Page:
CD Review: IN FULL SWING (Seth MacFarlane)

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by Tony Frankel on December 24, 2017



I got a chance to catch Seth MacFarlane with orchestra at Segerstrom Concert Hall in Costa Mesa last night, and it’s clear that this handsome, dapper, multi-talented artist isn’t just making his fan base happy, he’s making both the lovers of the Great American Songbook and the musicians in the band very very happy. I can’t think of anyone in the recording industry with MacFarlane’s resources who is devoting so much money to producing, preserving and promoting these timeless tunes, which always threaten to be on the verge of extinction.

Both live and on his latest CD, In Full Swing, MacFarlane is moving farther away from his usual Broadway baritone sound (think Brian the Dog on Family Guy) and hewing more closely to Sinatra in the Capitol years (1953-1961), giving us a lighthearted swing that cannily evokes that era with gorgeously produced accuracy. Also recalling Capitol is conductor Joel McNeely’s Billy May and Nelson Riddle-esque arrangements for big band orchestra. Purists could be disappointed if you’re expecting reinvention over redux, but MacFarlane and McNeely’s brand of jazzy fun is out to evoke that era when political incorrectness, smoking, and drinking came with some of the greatest music that this country has ever produced. And at that they succeed outrageously well.

On the Verve/Republic Records release, he begins with a song that never got a chance for Sinatra or his contemporaries to record. In 1982, the same year Nelson Riddle was creating arrangements for Linda Ronstadt’s What’s New? (the album that reinvigorated the Great American Songbook for that generation) and Sinatra was on the verge of recording his final studio album L.A. Is My Lady (with Quincy Jones), Joe Raposo’s “The First Time It Happens” (from The Great Muppet Caper) was nominated for an Academy Award. It’s delightful, amiable nature is perfect for MacFarlane, who is much better suited to this genre than Ronstadt was, and whose voice is far stronger than Sinatra’s at that time; it’s a terrific way to start the 16-track CD.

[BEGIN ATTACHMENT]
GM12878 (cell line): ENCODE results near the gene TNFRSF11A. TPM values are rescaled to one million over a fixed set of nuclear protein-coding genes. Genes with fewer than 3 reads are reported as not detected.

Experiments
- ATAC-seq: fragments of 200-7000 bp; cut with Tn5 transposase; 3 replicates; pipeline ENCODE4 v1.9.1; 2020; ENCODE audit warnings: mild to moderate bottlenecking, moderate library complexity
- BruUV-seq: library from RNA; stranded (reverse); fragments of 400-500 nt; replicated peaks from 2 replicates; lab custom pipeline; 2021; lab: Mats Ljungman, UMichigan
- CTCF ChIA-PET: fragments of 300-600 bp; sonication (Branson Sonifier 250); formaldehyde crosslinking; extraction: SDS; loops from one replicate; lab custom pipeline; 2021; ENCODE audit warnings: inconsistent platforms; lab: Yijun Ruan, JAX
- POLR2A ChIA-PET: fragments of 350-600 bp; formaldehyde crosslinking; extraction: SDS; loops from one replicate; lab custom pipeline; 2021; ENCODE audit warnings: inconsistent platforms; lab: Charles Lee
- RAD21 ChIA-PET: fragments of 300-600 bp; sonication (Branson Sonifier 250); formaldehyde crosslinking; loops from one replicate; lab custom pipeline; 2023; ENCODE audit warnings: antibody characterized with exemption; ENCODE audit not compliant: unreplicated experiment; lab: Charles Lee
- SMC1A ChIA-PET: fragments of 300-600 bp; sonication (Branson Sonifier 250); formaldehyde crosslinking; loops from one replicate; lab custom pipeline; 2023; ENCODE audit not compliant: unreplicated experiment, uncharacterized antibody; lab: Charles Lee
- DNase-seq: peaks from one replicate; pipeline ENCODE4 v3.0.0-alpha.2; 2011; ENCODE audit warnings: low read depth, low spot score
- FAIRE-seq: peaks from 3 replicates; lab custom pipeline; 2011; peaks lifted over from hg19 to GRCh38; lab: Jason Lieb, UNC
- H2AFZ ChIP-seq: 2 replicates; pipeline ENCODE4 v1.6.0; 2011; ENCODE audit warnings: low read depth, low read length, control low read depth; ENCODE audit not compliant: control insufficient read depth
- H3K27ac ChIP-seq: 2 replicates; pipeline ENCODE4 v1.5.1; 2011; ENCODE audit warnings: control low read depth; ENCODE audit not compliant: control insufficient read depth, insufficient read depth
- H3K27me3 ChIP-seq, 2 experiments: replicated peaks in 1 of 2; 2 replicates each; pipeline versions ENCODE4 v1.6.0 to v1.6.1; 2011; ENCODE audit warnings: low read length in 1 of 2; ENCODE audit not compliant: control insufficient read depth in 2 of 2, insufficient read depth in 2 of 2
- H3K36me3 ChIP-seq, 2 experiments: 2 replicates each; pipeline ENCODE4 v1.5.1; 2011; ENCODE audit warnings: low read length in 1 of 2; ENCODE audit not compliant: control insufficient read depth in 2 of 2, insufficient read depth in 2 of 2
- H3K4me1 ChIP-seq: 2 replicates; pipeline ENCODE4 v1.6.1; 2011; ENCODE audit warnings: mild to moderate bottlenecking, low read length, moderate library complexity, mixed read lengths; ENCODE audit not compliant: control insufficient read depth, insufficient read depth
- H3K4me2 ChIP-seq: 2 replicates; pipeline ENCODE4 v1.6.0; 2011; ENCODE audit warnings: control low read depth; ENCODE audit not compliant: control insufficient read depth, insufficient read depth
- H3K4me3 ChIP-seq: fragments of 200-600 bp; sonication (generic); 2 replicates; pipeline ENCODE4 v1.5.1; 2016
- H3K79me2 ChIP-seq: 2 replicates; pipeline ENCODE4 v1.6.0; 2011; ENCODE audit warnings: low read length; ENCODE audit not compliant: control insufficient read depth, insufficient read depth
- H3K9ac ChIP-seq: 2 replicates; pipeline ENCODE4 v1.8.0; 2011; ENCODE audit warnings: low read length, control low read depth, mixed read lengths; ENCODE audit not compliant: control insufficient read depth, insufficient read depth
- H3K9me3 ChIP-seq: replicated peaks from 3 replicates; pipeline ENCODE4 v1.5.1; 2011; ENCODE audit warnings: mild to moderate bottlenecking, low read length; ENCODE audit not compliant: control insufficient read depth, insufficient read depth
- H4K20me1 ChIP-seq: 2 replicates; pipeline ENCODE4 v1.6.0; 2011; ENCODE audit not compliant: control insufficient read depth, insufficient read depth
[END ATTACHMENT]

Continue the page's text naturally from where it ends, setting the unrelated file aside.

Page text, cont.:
From there, it’s a few lesser known songs (“I Like Myself” introduced by Gene Kelly in It’s Always Fair Weather (1955) and some rarely recorded tunes, such as “A Kiss or Two” from Vincent Youmans’ Hit the Deck (1927). But more often we get oft-covered standards born of stage and cinema: Lerner and Loewe’s “Almost Like Being in Love” from Brigadoon (1947); Irving Berlin’s “Isn’t This a Lovely Day” from Top Hat (1935); and Rodgers and Hart’s “Have You Met Miss Jones?” from I’d Rather Be Right (1937).

And since MacFarlane has created splashy mega-produced Family Guy episodes parodying the Road to… movies, it’s apropos that we have three by Jimmy Van Heusen and Johnny Burke: “Moonlight Becomes You” from Road to Morocco (1942), “But Beautiful” from Road to Rio (1947), and “Like Someone in Love” from Belle of the Yukon (1947), and each and every tune gets a fantastic chart from McNeeley. His band includes some of the greatest jazz musicians on the market: Tom Rainer (piano), Chuck Berghofer (bass), Larry Koonse (guitar), Peter Erskine (drums), Dan Higgins (woodwinds), John Parricelli (guitar), Mike Lovatt (trumpet), and Gordon Campbell (trombone).

The album’s two duets are completely sweet: The last track with Elizabeth Gilles, “My Buick, My Love and I”, is an original 1953 Buick jingle by Frank Skinner and Jack Brooks that is as catchy, jaunty and bouncy as can be. In the fashion of Doris Day is Norah Jones purring through Lew Brown, Buddy De Sylva & Ray Henderson’s “If I Had A Talking Picture Of You”, introduced by Janet Gaynor and Charles Farrell in Sunnyside Up (1929) (De Sylva, by the way, co-founded Capitol records).

The actor/writer and creator of American Dad and Family Guy hasn’t yet perfected his own inimitable style of phrasing and texture; intentionally or not, his is a facsimile of Sinatra without the emotional depth. His laid-back approach – swinging in a very straightforward manner – means we don’t always get a feeling for the lyric, but he’s getting more serious with each album (this is his fourth, all with mid-20th century American pop songs), and his sincerity, and love for, this music is positively infectious (he’s clearly having a blast on “You Can’t Love ‘Em All”, “The First Time It Happens”, and “You Couldn’t Be Cuter”). And I suspect that younger generations who don’t know one of these songs will more likely give MacFarlane a spin than Dean Martin, Nat Cole, or Joe Williams, so this guy deserves a lot of attention.

What is sad is that there are three misattributed songwriters in the CD’s track contents: Jule Styne didn’t write “You Can’t Love ‘Em All”; Johnny Burke wrote “Moonlight Becomes You” with Van Huesen; and Lew Brown was omitted for “If I Had a Talking Picture.” Those are capital mistakes.

photo by Kurt Iswarienko

In Full Swing
Seth MacFarlane
Verve Label Group/Republic Records
1 disc CD or 2 disc LP | 16 tracks | 48:55
released September 15, 2017
available on Amazon and iTunes

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